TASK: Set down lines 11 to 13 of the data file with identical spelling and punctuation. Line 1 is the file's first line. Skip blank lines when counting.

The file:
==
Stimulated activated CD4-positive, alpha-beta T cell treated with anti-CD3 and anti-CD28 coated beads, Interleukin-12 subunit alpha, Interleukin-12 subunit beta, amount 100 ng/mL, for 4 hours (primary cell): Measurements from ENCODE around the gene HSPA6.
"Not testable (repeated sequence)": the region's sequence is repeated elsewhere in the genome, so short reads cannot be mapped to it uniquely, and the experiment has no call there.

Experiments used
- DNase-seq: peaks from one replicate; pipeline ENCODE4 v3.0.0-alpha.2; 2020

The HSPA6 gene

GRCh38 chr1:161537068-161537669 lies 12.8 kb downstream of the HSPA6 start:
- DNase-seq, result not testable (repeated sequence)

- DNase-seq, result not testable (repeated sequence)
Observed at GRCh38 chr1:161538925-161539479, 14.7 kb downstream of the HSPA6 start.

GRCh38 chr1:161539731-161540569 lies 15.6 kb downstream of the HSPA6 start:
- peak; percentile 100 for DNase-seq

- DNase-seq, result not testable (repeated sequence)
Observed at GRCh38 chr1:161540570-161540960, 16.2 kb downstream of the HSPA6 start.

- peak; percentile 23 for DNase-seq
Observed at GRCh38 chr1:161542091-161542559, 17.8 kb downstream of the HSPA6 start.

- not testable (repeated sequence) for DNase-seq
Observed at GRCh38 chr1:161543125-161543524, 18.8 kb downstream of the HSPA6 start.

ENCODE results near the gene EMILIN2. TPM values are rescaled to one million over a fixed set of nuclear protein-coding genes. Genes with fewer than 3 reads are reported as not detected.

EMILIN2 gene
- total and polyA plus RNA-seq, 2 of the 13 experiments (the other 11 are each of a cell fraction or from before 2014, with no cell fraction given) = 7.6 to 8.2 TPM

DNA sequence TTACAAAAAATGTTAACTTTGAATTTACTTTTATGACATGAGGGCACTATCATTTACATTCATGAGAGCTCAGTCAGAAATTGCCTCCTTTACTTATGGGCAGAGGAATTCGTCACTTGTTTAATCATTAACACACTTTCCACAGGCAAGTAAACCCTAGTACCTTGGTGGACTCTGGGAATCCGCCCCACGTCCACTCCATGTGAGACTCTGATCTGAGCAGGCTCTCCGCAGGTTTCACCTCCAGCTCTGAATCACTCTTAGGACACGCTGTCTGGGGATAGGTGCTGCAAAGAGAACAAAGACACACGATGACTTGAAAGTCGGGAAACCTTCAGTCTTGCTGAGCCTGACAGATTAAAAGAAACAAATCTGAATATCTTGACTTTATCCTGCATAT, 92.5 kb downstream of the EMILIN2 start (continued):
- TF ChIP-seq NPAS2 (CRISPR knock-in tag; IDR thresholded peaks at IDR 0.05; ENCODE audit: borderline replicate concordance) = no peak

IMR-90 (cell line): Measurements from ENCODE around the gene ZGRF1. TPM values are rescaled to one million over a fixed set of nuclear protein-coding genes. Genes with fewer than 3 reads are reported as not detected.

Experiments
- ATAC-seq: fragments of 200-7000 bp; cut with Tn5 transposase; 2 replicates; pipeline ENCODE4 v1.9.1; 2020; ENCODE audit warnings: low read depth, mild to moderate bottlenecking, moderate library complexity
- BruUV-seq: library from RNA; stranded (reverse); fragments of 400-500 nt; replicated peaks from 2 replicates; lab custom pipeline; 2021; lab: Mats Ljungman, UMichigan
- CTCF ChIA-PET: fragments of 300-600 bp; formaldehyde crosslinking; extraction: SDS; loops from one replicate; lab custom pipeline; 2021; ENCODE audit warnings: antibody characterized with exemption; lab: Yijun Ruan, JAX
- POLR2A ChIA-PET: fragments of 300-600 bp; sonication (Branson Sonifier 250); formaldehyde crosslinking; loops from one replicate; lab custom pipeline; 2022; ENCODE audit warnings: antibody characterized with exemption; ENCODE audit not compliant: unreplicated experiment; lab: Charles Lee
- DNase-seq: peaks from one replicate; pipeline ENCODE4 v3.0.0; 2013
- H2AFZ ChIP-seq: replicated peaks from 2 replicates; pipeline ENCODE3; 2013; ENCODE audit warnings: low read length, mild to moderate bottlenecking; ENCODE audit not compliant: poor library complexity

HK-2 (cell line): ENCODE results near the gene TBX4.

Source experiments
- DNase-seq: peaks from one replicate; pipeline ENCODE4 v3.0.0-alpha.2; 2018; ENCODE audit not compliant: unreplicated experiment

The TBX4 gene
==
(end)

- peak; percentile 100 for DNase-seq

- DNase-seq, result not testable (repeated sequence)
Observed at GRCh38 chr1:161540570-161540960, 16.2 kb downstream of the HSPA6 start.